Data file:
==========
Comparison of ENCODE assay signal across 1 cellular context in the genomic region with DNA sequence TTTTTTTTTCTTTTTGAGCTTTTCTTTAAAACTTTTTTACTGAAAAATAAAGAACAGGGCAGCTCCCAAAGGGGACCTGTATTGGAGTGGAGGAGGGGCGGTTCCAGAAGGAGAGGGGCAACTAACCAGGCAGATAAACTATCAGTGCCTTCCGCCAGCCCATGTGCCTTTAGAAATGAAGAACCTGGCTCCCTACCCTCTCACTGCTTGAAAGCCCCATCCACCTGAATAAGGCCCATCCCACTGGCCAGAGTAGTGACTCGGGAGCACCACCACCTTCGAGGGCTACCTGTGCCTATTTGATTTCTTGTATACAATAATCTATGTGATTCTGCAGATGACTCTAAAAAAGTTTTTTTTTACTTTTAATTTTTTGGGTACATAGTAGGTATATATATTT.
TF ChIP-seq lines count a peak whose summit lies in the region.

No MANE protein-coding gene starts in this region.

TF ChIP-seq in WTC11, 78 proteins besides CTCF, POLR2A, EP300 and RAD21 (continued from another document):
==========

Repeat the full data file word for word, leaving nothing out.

Comparison of ENCODE assay signal across 1 cellular context in the genomic region with DNA sequence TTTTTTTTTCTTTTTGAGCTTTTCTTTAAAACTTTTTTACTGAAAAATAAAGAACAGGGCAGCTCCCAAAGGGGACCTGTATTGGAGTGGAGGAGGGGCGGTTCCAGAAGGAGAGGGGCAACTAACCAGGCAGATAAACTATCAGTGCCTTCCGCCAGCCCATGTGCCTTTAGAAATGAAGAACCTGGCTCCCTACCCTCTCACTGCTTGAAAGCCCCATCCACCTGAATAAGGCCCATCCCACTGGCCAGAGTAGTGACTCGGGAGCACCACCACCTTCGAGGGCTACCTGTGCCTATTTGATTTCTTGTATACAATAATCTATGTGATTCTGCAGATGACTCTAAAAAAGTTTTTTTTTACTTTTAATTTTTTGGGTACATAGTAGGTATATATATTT.
TF ChIP-seq lines count a peak whose summit lies in the region.

No MANE protein-coding gene starts in this region.

TF ChIP-seq in WTC11, 78 proteins besides CTCF, POLR2A, EP300 and RAD21 (continued from another document):